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ARTICLE |

Torsion of the Gallbladder

JOHN L. BUTSCH, MD; FRED LUCHETTE, MD
Arch Surg. 1985;120(11):1323. doi:10.1001/archsurg.1985.01390350099022.
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To the Editor.—Unrecognized torsion of the gallbladder creates a catastrophic condition and should be borne in mind in the diagnosis of the acute abdomen. There have not been more than 300 cases reported in the literature, the first of which dates from 1898. However, Whipple and Sato1 believed that the number has increased.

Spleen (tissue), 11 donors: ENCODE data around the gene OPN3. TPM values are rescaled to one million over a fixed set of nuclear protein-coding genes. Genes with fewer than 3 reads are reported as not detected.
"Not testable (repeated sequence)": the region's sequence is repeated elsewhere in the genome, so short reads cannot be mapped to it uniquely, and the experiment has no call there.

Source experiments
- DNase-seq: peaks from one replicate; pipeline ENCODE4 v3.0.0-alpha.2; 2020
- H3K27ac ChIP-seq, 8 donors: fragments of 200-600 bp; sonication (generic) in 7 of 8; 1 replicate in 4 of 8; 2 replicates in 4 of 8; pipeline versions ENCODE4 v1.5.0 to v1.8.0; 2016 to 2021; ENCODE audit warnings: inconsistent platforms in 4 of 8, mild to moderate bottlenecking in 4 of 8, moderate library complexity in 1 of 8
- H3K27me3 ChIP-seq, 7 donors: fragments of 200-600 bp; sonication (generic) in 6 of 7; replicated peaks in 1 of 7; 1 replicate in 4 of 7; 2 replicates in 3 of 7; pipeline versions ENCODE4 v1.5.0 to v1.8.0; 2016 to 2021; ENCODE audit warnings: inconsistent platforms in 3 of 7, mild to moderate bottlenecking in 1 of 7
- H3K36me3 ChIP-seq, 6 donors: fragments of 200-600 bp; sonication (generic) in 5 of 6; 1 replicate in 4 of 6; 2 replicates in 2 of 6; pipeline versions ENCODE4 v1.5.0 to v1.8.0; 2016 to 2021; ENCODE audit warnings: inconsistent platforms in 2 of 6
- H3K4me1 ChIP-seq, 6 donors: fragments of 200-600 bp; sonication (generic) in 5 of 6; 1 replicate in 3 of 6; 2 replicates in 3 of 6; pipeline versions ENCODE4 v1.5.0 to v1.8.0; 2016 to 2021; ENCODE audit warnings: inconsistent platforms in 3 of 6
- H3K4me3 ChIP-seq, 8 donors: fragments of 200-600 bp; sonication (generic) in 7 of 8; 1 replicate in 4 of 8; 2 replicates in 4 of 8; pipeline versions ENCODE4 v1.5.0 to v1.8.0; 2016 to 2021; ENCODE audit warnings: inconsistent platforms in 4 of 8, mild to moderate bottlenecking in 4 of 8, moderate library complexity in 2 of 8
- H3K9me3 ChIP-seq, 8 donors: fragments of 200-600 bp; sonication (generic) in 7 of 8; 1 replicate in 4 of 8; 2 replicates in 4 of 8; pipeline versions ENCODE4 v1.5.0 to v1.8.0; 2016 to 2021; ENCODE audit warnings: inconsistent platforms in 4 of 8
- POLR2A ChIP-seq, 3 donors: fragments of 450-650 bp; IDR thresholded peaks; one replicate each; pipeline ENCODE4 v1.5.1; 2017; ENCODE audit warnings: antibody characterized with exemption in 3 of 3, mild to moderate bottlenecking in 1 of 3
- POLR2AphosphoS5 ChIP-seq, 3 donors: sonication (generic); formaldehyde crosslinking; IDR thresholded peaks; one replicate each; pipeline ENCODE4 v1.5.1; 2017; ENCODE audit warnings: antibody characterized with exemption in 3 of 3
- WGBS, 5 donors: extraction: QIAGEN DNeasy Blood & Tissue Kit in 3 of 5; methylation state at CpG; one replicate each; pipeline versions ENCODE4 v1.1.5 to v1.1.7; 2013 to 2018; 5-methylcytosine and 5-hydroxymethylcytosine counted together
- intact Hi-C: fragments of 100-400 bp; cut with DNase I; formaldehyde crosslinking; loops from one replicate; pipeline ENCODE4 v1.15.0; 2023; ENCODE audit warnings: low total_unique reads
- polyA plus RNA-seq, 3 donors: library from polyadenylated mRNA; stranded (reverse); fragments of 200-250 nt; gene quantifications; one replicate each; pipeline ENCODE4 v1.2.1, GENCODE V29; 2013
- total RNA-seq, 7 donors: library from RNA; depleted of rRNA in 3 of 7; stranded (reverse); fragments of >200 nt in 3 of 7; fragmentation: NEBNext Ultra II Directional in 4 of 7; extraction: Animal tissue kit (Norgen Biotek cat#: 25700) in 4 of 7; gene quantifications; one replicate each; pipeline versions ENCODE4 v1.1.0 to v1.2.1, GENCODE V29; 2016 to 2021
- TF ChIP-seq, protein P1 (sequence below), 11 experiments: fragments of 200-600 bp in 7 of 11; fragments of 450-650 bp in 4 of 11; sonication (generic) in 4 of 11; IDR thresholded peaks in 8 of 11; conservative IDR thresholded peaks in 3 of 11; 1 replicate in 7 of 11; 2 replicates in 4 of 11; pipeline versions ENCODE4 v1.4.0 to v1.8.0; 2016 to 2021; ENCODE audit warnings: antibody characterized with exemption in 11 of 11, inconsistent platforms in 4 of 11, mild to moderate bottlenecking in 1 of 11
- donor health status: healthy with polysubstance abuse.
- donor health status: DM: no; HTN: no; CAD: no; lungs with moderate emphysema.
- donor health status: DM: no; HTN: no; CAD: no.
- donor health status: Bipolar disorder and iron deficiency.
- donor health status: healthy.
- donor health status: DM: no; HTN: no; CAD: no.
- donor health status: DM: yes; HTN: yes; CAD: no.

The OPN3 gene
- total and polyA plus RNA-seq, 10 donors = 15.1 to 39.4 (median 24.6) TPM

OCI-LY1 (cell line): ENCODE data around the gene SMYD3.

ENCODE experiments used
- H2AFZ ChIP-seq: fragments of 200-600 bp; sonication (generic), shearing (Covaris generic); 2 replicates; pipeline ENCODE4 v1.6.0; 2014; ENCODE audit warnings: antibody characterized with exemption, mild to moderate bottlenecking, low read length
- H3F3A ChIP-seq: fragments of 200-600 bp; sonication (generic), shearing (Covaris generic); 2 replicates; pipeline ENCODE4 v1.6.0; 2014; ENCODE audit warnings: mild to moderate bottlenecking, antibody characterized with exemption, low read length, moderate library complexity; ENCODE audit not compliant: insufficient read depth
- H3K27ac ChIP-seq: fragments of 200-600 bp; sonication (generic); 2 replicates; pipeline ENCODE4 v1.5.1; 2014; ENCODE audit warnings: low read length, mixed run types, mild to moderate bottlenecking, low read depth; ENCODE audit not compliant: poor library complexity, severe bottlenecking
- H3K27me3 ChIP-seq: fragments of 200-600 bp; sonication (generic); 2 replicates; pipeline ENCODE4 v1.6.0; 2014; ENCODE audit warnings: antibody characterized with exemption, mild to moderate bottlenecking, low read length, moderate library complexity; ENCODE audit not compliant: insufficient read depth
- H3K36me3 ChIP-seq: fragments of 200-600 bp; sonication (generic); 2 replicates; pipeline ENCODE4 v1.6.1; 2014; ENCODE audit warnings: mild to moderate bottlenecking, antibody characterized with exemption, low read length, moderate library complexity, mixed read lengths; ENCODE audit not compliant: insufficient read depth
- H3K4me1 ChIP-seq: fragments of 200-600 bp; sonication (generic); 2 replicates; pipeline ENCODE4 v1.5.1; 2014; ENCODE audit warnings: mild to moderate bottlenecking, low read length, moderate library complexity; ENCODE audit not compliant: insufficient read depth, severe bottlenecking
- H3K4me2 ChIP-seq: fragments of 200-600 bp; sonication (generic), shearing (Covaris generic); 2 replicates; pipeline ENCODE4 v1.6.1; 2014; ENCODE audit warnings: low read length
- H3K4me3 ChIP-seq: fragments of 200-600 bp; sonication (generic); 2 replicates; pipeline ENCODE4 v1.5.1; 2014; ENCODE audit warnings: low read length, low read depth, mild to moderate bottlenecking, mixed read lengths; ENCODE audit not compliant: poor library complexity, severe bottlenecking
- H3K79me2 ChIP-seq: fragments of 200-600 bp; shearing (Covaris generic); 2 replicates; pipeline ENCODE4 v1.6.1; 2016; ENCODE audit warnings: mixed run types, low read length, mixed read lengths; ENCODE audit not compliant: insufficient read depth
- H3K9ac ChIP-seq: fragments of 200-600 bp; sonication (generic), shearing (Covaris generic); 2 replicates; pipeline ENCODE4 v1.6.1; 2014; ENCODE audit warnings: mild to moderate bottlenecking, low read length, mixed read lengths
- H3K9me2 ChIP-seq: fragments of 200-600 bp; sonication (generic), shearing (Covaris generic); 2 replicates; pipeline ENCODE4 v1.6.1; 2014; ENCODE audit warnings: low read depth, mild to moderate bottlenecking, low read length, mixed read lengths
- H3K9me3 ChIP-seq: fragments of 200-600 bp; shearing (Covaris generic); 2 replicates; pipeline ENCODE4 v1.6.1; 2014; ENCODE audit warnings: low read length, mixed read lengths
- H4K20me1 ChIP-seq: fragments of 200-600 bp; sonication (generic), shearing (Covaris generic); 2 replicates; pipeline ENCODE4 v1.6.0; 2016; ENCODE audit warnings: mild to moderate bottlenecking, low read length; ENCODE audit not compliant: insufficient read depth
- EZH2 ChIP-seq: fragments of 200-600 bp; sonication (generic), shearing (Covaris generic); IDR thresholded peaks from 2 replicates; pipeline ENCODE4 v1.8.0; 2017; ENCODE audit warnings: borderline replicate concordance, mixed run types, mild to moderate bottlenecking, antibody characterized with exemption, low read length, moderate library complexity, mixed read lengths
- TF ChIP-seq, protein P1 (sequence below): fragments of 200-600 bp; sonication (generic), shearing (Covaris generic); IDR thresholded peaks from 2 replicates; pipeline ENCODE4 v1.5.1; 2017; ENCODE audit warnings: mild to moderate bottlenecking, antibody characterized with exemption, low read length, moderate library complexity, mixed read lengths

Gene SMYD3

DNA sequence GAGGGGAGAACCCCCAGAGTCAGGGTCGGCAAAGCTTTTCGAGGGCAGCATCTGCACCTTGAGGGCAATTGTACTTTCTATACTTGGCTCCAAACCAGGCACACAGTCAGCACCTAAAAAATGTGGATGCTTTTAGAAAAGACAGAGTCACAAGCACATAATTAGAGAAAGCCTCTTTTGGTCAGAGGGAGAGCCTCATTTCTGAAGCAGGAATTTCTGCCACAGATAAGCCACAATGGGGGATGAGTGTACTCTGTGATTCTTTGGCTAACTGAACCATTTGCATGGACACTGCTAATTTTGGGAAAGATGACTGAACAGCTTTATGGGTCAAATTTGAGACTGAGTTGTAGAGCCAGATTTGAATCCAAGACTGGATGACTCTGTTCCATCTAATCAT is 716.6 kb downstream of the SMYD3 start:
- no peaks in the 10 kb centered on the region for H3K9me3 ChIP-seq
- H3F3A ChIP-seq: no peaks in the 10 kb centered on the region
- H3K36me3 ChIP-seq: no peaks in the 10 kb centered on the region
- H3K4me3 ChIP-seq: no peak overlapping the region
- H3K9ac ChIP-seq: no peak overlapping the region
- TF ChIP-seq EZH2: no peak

Report of a Case.—An 86-year-old man presented with the complaint of a sudden onset of pain in the right upper abdominal quadrant. The pain was sharp and non-radiating, remained constant, and was associated with a fever throughout the night. There was no history of jaundice nor did he have any history of fatty food intolerance.

On physical examination the patient was flushed, with a rectal temperature of 39.05 °C. His pulse rate was 120 beats per minute. His sclera were clear and his tongue was dry. The abdomen was symmetric. There was marked guarding

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